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» DUI, Trial » They Were Practically Begging to Be Struck…

They Were Practically Begging to Be Struck…

A lot of people have been writing about peremptory challenges lately. You can read some interesting posts here and here. In Arizona, the parties each get six peremptory challenges in felony cases not punishable by death. It’s not always easy getting a juror struck for cause, so those six “free” strikes usually feel like far too few. The problem is that most people think they can be fair even when they really can’t be. Who’s willing to admit to a room of strangers that they can’t possibly be fair and impartial?

Recently, I learned that when drinking and driving might be involved, the answer is “almost everyone.” I had a trial a couple months ago where there was evidence my client drank alcohol prior to driving, and his young daughters were in the car with him. My client was not charged with DUI because he had no signs of impairment and blew under the legal limit when given a breath test. Before trial, I filed a motion in limine to preclude any mention of the fact he’d been drinking. I argued his drinking was not relevant to the actual charge and that, even if it was, it’s prejudicial effect substantially outweighed its probative value. The judge denied my motion but let me ask prospective jurors all kinds of questions about their views on DUI.

What I heard from the prospective jurors in voir dire suprised even me. A lot of jurors thought we should have zero tolerance for any drinking prior to driving. Many of them said they simply couldn’t be fair to someone who had something to drink prior to driving. They seemed to wear their inability to be fair and impartial as a badge of honor. I felt like the panel bonded over their hatred of even the slightest bit of pre-driving alcohol consumption, and the jurors seemed to be pushing each other in some kind of competition to see who could be the most intolerant. I’ve never gotten so many jurors struck so quickly and so easily. I don’t think the judge was able to rehabilitate a single juror.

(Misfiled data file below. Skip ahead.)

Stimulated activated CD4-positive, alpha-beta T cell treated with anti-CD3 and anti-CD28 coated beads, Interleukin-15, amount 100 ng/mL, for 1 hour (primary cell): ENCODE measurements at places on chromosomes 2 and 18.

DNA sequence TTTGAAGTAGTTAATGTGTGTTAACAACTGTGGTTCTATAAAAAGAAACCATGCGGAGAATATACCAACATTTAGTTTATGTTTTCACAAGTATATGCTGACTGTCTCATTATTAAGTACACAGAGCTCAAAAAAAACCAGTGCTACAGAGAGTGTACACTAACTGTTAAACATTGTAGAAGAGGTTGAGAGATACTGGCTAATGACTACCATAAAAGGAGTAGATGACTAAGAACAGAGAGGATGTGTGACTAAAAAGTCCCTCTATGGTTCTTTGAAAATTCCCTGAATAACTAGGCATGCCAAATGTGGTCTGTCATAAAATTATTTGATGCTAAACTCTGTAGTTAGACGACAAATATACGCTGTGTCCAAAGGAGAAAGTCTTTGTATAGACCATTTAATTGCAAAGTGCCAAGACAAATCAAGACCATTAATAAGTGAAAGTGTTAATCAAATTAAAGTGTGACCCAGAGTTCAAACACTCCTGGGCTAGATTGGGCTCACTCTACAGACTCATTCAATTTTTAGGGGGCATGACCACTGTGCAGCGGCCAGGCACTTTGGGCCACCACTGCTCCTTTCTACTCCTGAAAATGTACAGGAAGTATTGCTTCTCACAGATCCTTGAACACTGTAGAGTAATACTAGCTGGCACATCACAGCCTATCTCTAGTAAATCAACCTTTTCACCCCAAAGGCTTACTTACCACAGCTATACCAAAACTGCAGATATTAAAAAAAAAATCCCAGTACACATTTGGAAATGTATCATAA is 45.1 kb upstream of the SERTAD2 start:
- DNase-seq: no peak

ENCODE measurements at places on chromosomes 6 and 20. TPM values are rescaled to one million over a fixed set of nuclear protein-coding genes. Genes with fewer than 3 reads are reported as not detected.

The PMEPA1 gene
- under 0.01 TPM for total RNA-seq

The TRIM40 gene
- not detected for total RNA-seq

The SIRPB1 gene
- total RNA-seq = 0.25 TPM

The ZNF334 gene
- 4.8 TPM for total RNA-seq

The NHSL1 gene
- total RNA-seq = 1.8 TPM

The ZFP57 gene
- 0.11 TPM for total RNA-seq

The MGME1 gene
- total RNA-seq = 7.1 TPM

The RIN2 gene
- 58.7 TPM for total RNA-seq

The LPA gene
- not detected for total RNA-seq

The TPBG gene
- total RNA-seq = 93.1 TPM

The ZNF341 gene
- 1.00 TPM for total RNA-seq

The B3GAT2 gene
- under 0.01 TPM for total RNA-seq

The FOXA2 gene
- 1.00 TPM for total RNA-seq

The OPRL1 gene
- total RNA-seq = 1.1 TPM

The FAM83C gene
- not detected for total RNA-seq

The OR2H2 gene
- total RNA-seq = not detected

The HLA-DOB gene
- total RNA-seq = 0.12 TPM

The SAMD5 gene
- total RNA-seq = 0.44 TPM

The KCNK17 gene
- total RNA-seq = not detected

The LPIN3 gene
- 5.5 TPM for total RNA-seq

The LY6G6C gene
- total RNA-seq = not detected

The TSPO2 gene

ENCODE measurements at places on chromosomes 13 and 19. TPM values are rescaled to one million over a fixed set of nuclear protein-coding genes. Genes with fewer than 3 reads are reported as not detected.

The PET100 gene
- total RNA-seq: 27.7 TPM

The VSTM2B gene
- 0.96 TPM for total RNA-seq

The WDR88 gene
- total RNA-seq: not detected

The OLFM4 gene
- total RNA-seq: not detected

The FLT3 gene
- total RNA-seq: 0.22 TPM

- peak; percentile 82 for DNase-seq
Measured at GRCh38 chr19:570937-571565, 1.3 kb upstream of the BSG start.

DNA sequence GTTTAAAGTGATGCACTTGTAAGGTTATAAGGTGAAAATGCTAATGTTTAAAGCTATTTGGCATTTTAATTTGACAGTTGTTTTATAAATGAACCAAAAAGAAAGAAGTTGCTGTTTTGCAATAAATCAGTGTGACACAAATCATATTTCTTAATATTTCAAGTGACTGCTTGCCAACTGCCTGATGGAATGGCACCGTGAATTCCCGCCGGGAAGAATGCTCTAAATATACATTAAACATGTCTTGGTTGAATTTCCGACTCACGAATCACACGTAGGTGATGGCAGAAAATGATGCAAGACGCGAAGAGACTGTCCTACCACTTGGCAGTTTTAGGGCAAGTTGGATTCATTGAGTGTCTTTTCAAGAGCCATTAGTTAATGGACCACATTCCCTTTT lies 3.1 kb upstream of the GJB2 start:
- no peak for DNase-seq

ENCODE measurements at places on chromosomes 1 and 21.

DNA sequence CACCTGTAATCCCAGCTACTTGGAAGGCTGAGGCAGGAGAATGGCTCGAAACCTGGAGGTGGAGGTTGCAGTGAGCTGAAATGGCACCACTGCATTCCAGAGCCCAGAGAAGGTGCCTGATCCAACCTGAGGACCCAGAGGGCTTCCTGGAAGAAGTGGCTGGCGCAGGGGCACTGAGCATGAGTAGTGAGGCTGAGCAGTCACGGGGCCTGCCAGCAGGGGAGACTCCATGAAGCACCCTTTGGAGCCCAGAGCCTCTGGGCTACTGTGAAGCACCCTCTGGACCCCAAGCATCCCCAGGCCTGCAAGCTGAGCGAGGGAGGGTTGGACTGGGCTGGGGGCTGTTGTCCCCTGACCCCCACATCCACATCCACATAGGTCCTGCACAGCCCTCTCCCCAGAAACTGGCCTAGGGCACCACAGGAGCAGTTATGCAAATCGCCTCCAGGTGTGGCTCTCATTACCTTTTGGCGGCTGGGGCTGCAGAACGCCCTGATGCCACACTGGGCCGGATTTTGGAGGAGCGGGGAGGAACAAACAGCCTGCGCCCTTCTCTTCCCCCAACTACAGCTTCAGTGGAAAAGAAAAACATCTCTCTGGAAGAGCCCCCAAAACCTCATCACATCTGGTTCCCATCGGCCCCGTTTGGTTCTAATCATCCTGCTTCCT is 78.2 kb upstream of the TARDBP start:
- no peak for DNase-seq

That experience left me wondering a few things. Is it normally tougher to get jurors struck for cause because people don’t have similarly powerful prejudices in other areas, or because they just don’t feel comfortable expressing their other prejudices? Is there any other area where people are so willing to admit they can’t be fair and impartial? Did the jurors really feel so strongly about drinking and driving, or were they just giving into social pressure? I’ll probably never know the answer to some of those questions, but at least it’s something interesting to consider.

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2 Responses to "They Were Practically Begging to Be Struck…"

  1. Mark Bennett says:

    Try a case involving allegations of child molestation. The potential jurors will climb over each other to be most anti- (as though anyone’s in favor).

    It’s the jurors who keep their mouths shut during this feeding frenzy that you have to watch out for, because they may be trying to get on the jury.

  2. Andrew Becke says:

    Also, it should be kept in mind that most people still see jury duty as a nuisance and are willing to “fudge” a little bit to get themselves excused. The quickest way to avoid jury duty is to have a lot of strong opinions about everything, and most people know that. I’d be willing to bet that at least some of the people you struck were exaggerating.

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